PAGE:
Images can have a great instant impact and so getting them right is key to a successful banner. Ideally they need to be 300dpi to ensure they won’t be blurry or pixelated. A lower resolution may be suitable, such as 200dpi but if you are not sure, the printer of your banner should be able to advise you. Don’t be tempted to use images from the internet because not only will there be copyright issues, the resolution is often just 72dpi. There is a wide selection of stock photo companies out there which provide professional photos. Alternatively hiring a photographer might also be an option you could consider. It’s worth spending a little on some quality images to ensure your banner creates the right image and impact.
Also make sure your images are converted to CMYK for print.
What colours you choose for your banner will depend largely on your branding and logo. You want something to work alongside other promotional material so there is a consistency but also colours which are going to work well on a large scale. Over 70% of banners use neutral colours such as white, black or grey. By using neutral colours this can often allow your logo and message to stand out. White or ‘empty space’ can often work well, so don’t worry about filling every inch with text and images.
As mentioned previously, always make sure your artwork is saved as CMYK and not RGB. If you’ve created your file in RGB you need to make sure that when you convert it over to CMYK that you are happy with the colour levels, as often this conversion will darken the artwork slightly. For this reason it is always best to start off designing in CMYK.
Should you include your contact details?
It would be unusual to not have your contact details included on a brochure or flyer but a banner is often different and acts in partnership with other promotional material. You need to think about the purpose of your banner. Will it be a signpost to someone handing out a flyer with contact details on? Perhaps just adding your social media details would be enough to link up with potential customers? QR codes can be useful in enabling viewers to quickly visit your website. If your banner is going to be a stand-alone promotion, then having your contact details would be essential. Remember to include the information high enough up to ensure readability.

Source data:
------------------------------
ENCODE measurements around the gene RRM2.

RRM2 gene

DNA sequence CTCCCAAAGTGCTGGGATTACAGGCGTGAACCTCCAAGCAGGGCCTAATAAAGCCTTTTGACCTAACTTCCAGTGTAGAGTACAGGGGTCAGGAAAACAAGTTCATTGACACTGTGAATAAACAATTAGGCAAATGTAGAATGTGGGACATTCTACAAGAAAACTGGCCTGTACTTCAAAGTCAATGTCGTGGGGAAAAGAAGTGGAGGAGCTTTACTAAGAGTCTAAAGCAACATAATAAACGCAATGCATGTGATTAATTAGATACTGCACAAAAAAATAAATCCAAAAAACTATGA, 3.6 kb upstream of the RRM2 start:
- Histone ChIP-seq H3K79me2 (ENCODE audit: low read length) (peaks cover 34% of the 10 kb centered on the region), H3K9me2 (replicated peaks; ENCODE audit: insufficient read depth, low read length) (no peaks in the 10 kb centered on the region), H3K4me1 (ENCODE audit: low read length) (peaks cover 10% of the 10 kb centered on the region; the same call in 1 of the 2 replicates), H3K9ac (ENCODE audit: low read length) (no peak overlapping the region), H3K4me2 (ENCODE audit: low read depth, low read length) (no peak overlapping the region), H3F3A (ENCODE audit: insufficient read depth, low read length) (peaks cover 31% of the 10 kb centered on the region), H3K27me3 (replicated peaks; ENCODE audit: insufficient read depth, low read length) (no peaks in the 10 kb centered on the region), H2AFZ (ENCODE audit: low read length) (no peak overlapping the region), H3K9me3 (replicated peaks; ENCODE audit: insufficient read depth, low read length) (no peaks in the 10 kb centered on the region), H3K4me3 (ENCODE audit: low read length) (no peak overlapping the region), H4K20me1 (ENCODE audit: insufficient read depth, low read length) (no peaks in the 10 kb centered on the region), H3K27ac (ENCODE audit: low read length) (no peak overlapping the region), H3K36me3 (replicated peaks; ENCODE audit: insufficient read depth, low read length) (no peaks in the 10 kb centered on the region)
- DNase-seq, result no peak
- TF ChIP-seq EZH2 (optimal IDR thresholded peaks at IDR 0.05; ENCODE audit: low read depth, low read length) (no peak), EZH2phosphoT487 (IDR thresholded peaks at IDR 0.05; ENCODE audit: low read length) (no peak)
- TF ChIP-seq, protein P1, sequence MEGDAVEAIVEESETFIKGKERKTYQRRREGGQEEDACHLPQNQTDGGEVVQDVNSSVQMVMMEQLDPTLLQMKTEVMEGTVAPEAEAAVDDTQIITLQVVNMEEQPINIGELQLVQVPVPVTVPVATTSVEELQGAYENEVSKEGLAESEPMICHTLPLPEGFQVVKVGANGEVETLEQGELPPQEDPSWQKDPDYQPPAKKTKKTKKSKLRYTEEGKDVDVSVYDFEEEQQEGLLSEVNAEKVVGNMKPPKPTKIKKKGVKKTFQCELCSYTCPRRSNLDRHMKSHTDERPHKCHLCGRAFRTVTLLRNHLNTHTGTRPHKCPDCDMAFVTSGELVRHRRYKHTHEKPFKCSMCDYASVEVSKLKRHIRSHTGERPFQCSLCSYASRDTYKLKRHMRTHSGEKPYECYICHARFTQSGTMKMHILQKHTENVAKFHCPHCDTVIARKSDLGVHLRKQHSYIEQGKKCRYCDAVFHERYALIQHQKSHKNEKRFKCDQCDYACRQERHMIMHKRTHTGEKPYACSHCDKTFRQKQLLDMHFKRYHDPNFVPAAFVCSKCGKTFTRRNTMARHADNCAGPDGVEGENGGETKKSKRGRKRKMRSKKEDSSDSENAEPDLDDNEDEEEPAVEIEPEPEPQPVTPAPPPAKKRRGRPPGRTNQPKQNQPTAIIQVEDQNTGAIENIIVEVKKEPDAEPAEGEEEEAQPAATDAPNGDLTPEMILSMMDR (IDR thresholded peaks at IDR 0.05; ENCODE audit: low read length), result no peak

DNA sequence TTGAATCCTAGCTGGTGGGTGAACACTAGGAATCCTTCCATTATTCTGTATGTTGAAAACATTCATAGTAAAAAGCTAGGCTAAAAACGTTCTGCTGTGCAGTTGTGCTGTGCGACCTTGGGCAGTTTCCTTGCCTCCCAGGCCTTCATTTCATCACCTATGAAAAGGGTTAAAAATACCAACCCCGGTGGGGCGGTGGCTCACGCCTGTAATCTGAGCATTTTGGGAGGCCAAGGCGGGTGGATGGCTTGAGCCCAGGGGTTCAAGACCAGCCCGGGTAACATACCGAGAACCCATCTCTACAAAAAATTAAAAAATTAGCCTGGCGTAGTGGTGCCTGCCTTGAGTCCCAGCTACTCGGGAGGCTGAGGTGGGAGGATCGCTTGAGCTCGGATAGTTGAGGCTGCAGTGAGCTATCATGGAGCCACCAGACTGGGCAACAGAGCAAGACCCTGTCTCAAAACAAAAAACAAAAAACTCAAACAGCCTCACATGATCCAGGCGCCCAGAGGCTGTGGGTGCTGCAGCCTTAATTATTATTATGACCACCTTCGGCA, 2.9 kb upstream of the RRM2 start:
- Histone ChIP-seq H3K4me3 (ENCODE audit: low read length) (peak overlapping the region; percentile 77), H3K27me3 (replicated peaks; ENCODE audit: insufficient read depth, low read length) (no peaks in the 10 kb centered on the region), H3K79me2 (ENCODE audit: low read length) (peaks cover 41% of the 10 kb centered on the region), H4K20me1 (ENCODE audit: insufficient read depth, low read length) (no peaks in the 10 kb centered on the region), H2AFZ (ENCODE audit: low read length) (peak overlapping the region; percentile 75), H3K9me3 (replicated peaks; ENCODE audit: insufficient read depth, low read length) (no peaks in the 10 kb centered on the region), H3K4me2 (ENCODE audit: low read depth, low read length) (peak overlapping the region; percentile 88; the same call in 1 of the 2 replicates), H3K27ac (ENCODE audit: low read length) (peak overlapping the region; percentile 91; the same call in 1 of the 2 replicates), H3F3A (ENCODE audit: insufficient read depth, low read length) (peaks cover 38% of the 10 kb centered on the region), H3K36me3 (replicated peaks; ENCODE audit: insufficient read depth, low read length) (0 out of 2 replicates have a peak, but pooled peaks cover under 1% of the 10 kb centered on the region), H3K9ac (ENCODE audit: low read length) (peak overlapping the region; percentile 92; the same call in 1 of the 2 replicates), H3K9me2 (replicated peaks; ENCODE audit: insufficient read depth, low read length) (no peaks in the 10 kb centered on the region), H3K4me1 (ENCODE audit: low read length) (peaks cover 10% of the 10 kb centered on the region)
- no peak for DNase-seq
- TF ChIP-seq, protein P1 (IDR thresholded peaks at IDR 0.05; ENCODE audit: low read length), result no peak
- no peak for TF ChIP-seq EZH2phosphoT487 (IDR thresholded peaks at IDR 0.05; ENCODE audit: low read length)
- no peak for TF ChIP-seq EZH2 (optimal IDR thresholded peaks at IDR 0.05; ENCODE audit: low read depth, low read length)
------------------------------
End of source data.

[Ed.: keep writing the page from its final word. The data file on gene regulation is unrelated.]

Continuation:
A call to action!
Once you’ve got the attention of a potential customer/client you need to make sure they know what the next step is. It’s a common mistake of pop-up banners to not have a clear call to action. Here are a few examples: ‘Save money by ordering from us today’; ‘Quote this discount code for 20% off your next purchase’ or ‘Find out how much you could save by talking to us today’.
Don’t forget to proof read your content
Make sure you check and double check all of the content on your banner including contact details. Ask a few people to take a look over the artwork and check the text as well. You need to make sure there are no mistakes as this can have damaging effect on the success of a banner. If in doubt, ask a professional copywriter to check, as there shouldn’t be a lot of text on there, the cost shouldn’t be too high and it’s worth spending a little to get it right!
Measuring the success of your banner
It’s important that you have a plan in place to measure the effectiveness of your banner. It might be difficult to work out the exactly how many sales you achieved just because of the banner but depending on the purpose there should be some way to determine its effectiveness. If it’s a stand-alone marketing tool, then you could make sure that your sales team ask people where they heard about your business/company. Alternatively you could have a separate email address or phone number, just for use on your banner so enquiries are easy to trace. If you are using a banner within an exhibition, then you could keep track of how many people came over to your stand after looking at your banner. If you are exhibiting for more than one day then you could experiment with the placement of the banner to find out which location has the most success.
If you are able to draw conclusions as to whether your pop-up banner was a success or not then this will help when planning future promotional campaigns and exhibition graphics.
Get it right and pop-up banners are great tools for promoting a business, service or product. They are simple, cost effective and offer small businesses, as well as large, the opportunity to promote at exhibitions or in other public places. As with all promotional design, planning is essential and hiring a professional designer to create the design is often worth every penny in the long run.